"There have been things piling up here for more than thirty-five years," says Chad Hunter, who works with the archive. "In addition to the documentary films, I was interested in the audio collection. The old-time music traditions down here are incredible and authentic. Eastern Kentucky music-there is really nothing like it. I see Appalshop's work as the preservation of that tradition so that people can understand what life is like here. Unless you're here, it is rather hard to get a grasp on it, and these albums and films really provide windows into that."
For years, a back room in the basement served as "the vault," with film reels and containers stacked on shelves. "By the time I got here, the space was just overwhelmed," Swanson says. "Boxes on the floor, up to the rafters, outside the door, all over, and there was no way of finding something, short of going in there and sorting through it all."
The project team has overseen the renovation of the "vault," which has doubled in size. Moveable shelves have been installed along with equipment to regulate the temperature and humidity. Meanwhile, the space outside the vault, once piled high with boxes, is being repurposed as a film inspection and viewing area. "That's really half the battle, just getting everything organized," Hunter says.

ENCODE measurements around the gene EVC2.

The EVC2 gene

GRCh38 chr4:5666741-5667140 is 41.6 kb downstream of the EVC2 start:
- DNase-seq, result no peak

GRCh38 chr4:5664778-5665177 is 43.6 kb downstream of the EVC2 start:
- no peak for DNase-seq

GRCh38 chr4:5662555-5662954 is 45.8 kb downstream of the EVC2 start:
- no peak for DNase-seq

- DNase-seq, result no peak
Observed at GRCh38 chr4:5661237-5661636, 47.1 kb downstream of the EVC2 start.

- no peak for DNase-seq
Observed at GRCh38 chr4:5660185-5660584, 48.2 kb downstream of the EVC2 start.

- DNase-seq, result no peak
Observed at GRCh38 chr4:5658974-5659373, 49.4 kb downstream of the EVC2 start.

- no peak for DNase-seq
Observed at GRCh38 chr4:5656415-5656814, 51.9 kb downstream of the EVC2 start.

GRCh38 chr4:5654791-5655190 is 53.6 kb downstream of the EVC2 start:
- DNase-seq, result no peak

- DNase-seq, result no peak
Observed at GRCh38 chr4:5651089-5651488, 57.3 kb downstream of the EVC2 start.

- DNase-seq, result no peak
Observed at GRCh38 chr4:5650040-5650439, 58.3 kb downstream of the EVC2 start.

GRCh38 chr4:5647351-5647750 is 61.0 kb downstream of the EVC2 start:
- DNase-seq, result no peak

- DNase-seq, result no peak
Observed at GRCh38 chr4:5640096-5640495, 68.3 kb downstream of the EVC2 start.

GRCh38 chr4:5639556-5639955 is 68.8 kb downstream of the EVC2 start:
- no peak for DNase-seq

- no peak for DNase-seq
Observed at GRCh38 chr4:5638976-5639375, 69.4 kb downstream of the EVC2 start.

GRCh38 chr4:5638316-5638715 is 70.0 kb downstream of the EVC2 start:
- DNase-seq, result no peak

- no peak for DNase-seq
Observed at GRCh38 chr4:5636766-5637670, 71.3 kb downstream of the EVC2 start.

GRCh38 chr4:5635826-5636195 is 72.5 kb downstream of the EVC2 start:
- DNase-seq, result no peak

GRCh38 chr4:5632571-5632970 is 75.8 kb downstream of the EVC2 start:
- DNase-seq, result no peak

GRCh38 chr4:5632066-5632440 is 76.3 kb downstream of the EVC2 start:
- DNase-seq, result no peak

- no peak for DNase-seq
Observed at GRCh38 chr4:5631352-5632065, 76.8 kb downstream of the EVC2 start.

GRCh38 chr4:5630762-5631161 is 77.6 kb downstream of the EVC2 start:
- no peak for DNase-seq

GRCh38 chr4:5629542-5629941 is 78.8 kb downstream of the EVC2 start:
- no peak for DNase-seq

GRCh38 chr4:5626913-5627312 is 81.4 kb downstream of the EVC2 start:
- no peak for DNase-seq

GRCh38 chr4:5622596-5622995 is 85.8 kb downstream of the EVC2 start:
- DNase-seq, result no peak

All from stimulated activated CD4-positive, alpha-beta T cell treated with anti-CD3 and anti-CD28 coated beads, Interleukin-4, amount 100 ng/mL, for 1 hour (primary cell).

The campaign just beginning is to preserve Appalshop's most valuable films and videos. Chairmaker is just one of dozens of decades-old 16mm films showing signs of deterioration.
Some of the titles being designated as "classics" include UMWA 1970: A House Divided, a documentary about leadership and reform of the United Mine Workers of America, and Sunny Side of Life, a 1985 film about the Carter Family musicians. Swanson says his favorite Appalshop films are those stand-alone portraits of individuals like Dewey Thompson. "The heart and soul of Appalshop is the idea of self-representation," says Swanson. "The way they took it upon themselves to tell their own story is the legacy that's left in the collection," he says.
The archival team will move on to preserving at-risk materials from the collection of Appalshop-produced TV programming and original masters of June Appal music recordings, including rare selections by American folk music legend Jean Ritchie. "The bottom line is that we're trying to save as much as we can," Swanson says.
The next step is to make the archive accessible, primarily through an online database that Swanson would like to see up and running in the next five years. "For the first time, people will really be able to see what's there," he says.
The collection itself continues to grow. At any given time there are about four or five film projects in development, along with Appalshop's theatrical productions and educational programming. As Appalshop enters its new phase as an archival resource as well as a production house, Barret says there is an emphasis on having veteran Appalshoppers mentor younger documentarians. "There have always been new people, new ideas, and new energy," Barret says, "but now we're trying to do more intentional generational transition.
"There are still people like Dewey," Barret continues. "It may be a banjo player, it might be a quilt-maker. The traditions of the culture are still alive, and we are continuing to discover new practitioners. Culture is not a finite commodity. It is always evolving and changing."